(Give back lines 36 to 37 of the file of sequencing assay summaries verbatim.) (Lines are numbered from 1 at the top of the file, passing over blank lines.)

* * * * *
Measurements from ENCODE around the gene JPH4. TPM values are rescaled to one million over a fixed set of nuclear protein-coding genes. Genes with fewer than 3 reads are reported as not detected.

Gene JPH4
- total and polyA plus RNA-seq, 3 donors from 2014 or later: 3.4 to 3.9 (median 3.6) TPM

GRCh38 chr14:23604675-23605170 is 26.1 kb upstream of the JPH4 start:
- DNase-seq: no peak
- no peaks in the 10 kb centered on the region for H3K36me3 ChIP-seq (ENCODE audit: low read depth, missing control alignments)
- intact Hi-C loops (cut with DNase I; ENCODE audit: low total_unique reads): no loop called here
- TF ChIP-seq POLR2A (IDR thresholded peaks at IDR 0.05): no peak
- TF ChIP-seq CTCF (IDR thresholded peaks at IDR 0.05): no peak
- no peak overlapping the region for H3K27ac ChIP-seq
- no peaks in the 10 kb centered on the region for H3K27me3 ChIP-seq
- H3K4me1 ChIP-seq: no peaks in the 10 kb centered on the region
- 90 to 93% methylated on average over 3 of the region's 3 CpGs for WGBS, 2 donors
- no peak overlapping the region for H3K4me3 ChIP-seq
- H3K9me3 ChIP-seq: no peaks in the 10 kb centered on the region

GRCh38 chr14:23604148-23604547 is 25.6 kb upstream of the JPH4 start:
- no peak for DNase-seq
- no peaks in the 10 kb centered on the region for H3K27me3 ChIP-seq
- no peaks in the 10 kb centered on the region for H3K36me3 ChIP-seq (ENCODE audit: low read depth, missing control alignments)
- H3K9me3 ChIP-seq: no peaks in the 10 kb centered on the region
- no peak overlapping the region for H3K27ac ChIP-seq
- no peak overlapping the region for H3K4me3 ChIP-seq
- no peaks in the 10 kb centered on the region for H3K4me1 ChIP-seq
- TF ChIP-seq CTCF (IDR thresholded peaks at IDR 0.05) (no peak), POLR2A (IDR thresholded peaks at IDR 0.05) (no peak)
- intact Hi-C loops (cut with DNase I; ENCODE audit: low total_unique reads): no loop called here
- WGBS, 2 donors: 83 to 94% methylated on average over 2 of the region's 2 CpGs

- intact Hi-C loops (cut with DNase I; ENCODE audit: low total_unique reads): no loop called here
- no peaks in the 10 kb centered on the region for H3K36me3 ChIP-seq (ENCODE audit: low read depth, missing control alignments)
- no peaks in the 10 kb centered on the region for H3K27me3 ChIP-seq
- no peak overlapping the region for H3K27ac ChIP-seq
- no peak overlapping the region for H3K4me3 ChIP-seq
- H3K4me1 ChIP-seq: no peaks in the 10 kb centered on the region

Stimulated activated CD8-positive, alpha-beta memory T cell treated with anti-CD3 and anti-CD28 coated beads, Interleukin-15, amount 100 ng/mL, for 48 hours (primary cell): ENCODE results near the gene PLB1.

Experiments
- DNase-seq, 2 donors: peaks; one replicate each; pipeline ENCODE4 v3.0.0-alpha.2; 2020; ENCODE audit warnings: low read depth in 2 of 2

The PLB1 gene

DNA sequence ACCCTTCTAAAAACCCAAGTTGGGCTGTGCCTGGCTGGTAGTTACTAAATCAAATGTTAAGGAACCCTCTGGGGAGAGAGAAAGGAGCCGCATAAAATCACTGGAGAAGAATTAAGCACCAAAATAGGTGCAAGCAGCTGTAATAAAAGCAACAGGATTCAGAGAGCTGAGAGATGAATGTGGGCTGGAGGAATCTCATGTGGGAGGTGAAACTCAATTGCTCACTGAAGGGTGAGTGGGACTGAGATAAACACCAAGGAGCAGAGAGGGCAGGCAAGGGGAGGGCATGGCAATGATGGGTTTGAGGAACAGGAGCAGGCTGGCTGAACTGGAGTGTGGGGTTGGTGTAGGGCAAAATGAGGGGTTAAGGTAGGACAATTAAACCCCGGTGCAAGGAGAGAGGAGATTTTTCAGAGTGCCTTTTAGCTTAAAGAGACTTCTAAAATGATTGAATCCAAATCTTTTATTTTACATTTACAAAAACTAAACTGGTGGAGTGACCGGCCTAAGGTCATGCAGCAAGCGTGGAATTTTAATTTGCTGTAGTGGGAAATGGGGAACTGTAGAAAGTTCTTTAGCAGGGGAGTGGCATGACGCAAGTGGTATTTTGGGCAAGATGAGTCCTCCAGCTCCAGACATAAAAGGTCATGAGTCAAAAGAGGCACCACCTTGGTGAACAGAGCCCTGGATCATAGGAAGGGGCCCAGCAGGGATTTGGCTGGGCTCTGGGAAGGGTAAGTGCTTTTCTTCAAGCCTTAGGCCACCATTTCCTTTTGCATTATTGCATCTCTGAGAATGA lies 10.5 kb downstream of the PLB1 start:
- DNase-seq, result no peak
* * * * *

The PLB1 gene

DNA sequence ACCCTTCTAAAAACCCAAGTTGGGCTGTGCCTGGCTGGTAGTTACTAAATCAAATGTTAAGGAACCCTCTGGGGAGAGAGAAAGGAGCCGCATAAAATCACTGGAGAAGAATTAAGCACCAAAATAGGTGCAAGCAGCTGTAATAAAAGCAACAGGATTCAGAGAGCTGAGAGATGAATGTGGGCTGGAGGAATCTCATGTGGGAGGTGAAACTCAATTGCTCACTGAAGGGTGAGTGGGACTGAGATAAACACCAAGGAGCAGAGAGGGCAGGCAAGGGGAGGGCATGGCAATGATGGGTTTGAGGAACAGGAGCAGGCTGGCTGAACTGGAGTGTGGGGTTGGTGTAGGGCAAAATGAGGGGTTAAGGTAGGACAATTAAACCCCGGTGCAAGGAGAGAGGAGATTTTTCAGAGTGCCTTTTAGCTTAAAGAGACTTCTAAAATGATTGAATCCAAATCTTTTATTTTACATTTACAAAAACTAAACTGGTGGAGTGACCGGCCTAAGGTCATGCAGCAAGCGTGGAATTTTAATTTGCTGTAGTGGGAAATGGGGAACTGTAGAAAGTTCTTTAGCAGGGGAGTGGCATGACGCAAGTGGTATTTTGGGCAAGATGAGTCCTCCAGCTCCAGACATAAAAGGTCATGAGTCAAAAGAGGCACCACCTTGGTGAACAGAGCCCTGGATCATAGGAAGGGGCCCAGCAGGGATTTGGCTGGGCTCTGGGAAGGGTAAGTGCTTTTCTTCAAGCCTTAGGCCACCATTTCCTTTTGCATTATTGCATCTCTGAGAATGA lies 10.5 kb downstream of the PLB1 start: